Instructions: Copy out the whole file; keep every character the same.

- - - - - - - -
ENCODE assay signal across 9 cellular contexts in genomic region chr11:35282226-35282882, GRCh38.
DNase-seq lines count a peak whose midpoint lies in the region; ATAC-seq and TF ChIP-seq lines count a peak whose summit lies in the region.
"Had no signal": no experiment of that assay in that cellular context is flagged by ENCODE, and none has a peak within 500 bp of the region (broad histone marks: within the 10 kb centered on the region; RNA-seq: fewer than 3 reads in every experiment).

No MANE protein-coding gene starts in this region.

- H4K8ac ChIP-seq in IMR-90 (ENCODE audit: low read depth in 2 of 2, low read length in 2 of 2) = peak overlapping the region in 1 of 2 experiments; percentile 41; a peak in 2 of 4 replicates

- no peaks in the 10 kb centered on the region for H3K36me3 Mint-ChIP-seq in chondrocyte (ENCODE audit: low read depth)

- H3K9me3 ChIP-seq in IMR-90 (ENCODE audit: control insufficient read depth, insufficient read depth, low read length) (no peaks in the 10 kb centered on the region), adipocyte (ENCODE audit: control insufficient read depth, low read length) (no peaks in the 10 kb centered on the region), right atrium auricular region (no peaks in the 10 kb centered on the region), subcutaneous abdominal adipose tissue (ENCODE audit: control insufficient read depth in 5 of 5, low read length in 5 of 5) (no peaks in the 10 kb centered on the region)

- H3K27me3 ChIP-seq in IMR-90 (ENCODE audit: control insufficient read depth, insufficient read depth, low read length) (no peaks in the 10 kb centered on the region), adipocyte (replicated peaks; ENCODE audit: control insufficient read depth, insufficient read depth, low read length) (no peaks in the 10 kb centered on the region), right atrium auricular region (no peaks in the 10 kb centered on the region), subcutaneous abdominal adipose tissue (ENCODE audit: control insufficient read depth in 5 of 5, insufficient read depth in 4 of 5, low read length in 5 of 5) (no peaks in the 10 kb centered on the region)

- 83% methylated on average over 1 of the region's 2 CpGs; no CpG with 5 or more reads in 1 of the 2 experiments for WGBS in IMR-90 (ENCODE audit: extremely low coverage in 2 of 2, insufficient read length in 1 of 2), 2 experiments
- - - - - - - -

ENCODE assay signal across 9 cellular contexts in genomic region chr11:35282226-35282882, GRCh38.
DNase-seq lines count a peak whose midpoint lies in the region; ATAC-seq and TF ChIP-seq lines count a peak whose summit lies in the region.
"Had no signal": no experiment of that assay in that cellular context is flagged by ENCODE, and none has a peak within 500 bp of the region (broad histone marks: within the 10 kb centered on the region; RNA-seq: fewer than 3 reads in every experiment).

No MANE protein-coding gene starts in this region.

- H4K8ac ChIP-seq in IMR-90 (ENCODE audit: low read depth in 2 of 2, low read length in 2 of 2) = peak overlapping the region in 1 of 2 experiments; percentile 41; a peak in 2 of 4 replicates

- no peaks in the 10 kb centered on the region for H3K36me3 Mint-ChIP-seq in chondrocyte (ENCODE audit: low read depth)

- H3K9me3 ChIP-seq in IMR-90 (ENCODE audit: control insufficient read depth, insufficient read depth, low read length) (no peaks in the 10 kb centered on the region), adipocyte (ENCODE audit: control insufficient read depth, low read length) (no peaks in the 10 kb centered on the region), right atrium auricular region (no peaks in the 10 kb centered on the region), subcutaneous abdominal adipose tissue (ENCODE audit: control insufficient read depth in 5 of 5, low read length in 5 of 5) (no peaks in the 10 kb centered on the region)

- H3K27me3 ChIP-seq in IMR-90 (ENCODE audit: control insufficient read depth, insufficient read depth, low read length) (no peaks in the 10 kb centered on the region), adipocyte (replicated peaks; ENCODE audit: control insufficient read depth, insufficient read depth, low read length) (no peaks in the 10 kb centered on the region), right atrium auricular region (no peaks in the 10 kb centered on the region), subcutaneous abdominal adipose tissue (ENCODE audit: control insufficient read depth in 5 of 5, insufficient read depth in 4 of 5, low read length in 5 of 5) (no peaks in the 10 kb centered on the region)

- 83% methylated on average over 1 of the region's 2 CpGs; no CpG with 5 or more reads in 1 of the 2 experiments for WGBS in IMR-90 (ENCODE audit: extremely low coverage in 2 of 2, insufficient read length in 1 of 2), 2 experiments